Meridian Demolitions and Why Ordinary Old Houses Almost No One Cares About Should Be Preserved

609 34th Ave., Meridian. The difference between these two houses? The one on the right has been less fortunate in ownership and will be demolished.

609 34th Ave., Meridian; Google Street View, May 2013. The difference between these two houses? The one on the right has been less fortunate in ownership and will be demolished.

At the end of the WTOK News story about the demolition of the Old Citizens Bank Building at 2212-2214 Fourth Street in Meridian was a statement by Community Development Director Bunky Partridge, “Well, we’re always looking at our homes around Meridian, to condemn them.” The story also stated that the Old Citizens Bank demolition is one of many being conducted in Meridian at the beginning of the year.

3409 5th St., Meridian, Google Street View, May 2016

3409 5th St., Meridian, Google Street View, May 2016

Victorian front door, 3409 5th St., Meridian; Google Street View, May 2013

Victorian front door, 3409 5th St., Meridian; Google Street View, May 2013

The WTOK story focused on one building, but what else in Meridian is being demolished? The City of Meridian is of no help, listing only a generic demolition approval in the city council minutes. However, The Meridian Star did publish an article about the demolitions, “Meridian City Council votes 3-2 to condemn 39 properties” back on October 4. The City Council meeting was very contentious, with multiple property owners or their representatives stating that city officials such as Partridge and Code Enforcement Manager Wiley Quinn Jr. “put up roadblock after roadblock” preventing owners from doing work to remove properties from the city’s condemnation list.

“If anyone wants to rehab their property, we’re willing to work with them.” Quinn said. “We’ll give them up to a year. Once they bring it up to a habitable state, we will work with them. If we’ve done all the work, then I’m ready to tear it down.”

“I did what the city asked me to do and hired people and paid them. I met with Mr. Quinn. He told me what I needed to do,” [Linda Jordan, whose deceased mother, Ida Mae Jordan, owned the home on 3409 Fifth St.] said. “The people were then denied permits. When (the city) saw I was willing to do whatever it took, they came up with this floodplain. This came after the fact to issue a permit.”

In the end, the council and mayor approved demolition of all the houses on the docket, including the properties whose owners or owners’ representatives spoke against demolition.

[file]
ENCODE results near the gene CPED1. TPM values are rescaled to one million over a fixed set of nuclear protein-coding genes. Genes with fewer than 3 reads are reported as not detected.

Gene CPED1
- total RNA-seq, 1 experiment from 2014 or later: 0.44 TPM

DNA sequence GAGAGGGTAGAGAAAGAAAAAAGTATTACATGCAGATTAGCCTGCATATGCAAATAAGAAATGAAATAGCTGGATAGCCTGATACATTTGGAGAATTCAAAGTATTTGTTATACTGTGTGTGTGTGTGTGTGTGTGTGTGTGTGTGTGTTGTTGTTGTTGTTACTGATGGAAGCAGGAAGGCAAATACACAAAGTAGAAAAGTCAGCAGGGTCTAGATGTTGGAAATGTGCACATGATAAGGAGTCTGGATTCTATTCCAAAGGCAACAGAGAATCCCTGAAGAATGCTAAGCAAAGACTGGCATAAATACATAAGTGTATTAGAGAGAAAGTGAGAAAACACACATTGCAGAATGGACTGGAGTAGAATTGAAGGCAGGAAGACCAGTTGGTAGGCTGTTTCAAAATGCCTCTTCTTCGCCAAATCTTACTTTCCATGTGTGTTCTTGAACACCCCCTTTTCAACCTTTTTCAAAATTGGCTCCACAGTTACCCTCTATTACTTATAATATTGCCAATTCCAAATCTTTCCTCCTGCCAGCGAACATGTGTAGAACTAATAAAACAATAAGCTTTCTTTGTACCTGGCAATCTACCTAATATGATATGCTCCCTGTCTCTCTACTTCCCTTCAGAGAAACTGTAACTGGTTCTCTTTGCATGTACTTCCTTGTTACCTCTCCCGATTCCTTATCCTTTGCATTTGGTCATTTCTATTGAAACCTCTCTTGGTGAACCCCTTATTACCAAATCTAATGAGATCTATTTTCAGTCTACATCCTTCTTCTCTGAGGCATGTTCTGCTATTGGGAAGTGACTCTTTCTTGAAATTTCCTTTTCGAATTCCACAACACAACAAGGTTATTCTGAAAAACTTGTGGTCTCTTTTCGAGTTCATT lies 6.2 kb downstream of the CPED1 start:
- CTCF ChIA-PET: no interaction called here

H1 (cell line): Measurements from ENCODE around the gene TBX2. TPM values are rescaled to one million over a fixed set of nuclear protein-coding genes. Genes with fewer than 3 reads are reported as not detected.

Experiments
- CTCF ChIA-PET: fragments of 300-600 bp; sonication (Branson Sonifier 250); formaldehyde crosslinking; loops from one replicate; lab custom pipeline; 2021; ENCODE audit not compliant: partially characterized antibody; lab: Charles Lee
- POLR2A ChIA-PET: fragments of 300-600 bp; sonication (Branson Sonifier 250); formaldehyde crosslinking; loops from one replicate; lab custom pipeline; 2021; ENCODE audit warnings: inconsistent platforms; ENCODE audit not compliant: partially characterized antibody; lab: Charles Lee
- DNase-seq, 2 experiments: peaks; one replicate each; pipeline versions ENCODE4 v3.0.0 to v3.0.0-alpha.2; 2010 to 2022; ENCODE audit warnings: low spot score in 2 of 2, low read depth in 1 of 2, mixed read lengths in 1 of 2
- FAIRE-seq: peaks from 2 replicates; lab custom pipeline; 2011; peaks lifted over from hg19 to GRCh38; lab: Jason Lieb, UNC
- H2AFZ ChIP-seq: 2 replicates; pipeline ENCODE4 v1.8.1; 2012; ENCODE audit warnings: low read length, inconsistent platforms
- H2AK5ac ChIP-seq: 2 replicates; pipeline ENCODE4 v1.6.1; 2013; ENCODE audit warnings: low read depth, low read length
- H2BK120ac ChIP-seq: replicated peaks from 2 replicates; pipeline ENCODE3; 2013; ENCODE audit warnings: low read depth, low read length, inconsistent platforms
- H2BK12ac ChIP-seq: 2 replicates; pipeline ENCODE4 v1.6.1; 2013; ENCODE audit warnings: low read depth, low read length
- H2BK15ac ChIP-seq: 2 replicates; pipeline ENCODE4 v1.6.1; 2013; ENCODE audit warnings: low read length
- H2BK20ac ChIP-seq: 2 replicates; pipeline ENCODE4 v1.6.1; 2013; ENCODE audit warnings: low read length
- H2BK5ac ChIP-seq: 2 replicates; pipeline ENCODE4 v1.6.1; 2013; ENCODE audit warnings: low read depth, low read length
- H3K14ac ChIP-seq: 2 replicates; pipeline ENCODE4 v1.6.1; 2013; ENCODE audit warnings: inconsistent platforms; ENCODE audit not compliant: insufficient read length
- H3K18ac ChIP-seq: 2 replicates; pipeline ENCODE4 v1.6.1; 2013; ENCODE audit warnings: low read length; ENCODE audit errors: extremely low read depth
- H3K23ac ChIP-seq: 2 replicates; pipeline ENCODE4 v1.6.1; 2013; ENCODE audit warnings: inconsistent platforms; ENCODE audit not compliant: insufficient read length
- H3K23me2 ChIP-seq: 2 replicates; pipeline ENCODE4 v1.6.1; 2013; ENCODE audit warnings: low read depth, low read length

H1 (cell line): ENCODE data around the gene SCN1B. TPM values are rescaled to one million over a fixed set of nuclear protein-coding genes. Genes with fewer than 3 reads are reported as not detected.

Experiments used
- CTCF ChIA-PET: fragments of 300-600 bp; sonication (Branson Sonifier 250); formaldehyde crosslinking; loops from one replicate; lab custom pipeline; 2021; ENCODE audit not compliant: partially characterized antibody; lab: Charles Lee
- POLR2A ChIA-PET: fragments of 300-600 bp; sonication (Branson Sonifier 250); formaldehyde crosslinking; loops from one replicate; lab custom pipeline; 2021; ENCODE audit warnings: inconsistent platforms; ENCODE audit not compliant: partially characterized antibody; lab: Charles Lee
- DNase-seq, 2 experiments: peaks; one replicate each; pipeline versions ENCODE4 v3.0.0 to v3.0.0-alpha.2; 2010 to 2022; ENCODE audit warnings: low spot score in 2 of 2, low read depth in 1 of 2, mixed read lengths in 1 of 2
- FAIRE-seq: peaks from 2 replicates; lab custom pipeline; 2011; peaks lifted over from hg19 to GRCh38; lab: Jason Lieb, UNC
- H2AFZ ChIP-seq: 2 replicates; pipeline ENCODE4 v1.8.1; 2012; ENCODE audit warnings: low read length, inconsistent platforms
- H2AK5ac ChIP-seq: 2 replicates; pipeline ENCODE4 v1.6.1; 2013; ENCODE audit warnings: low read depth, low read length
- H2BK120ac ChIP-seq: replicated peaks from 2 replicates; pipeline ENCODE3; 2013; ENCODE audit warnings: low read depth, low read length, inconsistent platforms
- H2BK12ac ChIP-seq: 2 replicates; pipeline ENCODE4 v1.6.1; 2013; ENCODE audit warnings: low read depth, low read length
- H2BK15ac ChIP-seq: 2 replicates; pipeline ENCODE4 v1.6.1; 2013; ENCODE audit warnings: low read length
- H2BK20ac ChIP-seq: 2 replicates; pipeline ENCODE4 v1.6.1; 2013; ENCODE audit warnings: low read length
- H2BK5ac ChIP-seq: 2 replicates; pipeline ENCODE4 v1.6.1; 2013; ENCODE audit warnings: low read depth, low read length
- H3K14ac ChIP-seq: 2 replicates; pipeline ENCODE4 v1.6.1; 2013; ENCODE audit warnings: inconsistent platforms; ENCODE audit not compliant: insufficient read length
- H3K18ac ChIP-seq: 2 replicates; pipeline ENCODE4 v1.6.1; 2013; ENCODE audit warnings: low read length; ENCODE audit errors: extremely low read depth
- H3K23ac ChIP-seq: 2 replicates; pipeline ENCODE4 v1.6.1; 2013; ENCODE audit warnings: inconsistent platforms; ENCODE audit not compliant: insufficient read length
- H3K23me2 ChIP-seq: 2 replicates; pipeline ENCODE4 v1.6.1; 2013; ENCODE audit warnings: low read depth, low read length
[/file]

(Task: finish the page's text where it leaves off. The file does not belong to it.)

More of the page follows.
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Front Facade, 635 33rd Ave., Meridian, Google Street View, May 2013

Front Facade, 635 33rd Ave., Meridian, Google Street View, May 2013

Front Gable, 635 33rd Ave., Meridian, Google Street View, May 2013

Front Gable, 635 33rd Ave., Meridian, Google Street View, May 2013

Of the 39 houses approved for demolition, not all have the age or architectural significance to be considered historic. All are in generally poor condition. Yet, many either are or would be considered historic, particularly in the context of other historic houses around them and are not in too poor of condition that they could not be restored. For example, 609 34th Ave.3409 5th St., 3012 Davis St., and 635 33rd Ave. are contributing resources to the National Register-listed West End Historic District; while 1618 26th Ave. is a contributing resource to the Mid-Town Historic District.

But this post is about more than just these houses in Meridian. Why should such ordinary and generally undistinguished buildings be preserved? Should they be? One could say that these houses and houses like them should not be preserved. That is the City of Meridian’s position, even when confronted by owners who wish to restore them, but is obviously not my position. I will explicate why it is not, using these Meridian houses as a case study.

Rare Mission Style Bungalow, 1618 26th Ave., Meridian, Google Street View, May 2013

Rare Mission Style Bungalow, 1618 26th Ave., Meridian, Google Street View, May 2013

Front Facade, 3012 Davis St., Meridian, Google Street View, May 2013

Front Facade, 3012 Davis St., Meridian, Google Street View, May 2013

Side Facade, 3012 Davis St., Meridian, Google Street View, May 2013

Side Facade, 3012 Davis St., Meridian, Google Street View, May 2013

Side Facade, 3012 Davis St., Meridian, Google Street View, May 2013

Side Facade, 3012 Davis St., Meridian, Google Street View, May 2013

3821 Smith St., Meridian; Google Street View, July 2016

3821 Smith St., Meridian; Google Street View, July 2016

2253 41st Ave., Meridian, Google Street View, May 2016

2253 41st Ave., Meridian, Google Street View, May 2016

Front Facade, 1417 26th Ave., Meridian, Google Street View, May 2013

Front Facade, 1417 26th Ave., Meridian, Google Street View, May 2013

Leaded Glass Front Door 1417 26th Ave., Meridian, Google Street View, May 2013

Leaded Glass Front Door 1417 26th Ave., Meridian, Google Street View, May 2013

907 Bragg Ave., Meridian, Google Street View, August 2013

907 Bragg Ave., Meridian, Google Street View, August 2013

First, is an aesthetic and design argument embodied in both building and site. Behind the neglect and sometimes unflattering alterations are human-scaled buildings that are designed in “simple” forms but with a degree of detail that is unable to be replicated in a new building. The neighborhoods that these houses are in have some of the attributes generally ascribed to perfectly designed neighborhoods. The houses are close enough together to reduce sprawl but are freestanding to provide some privacy among neighbors and enough yard space for outdoor activities (during the few months in Mississippi when it is neither too hot and humid nor too cold and damp).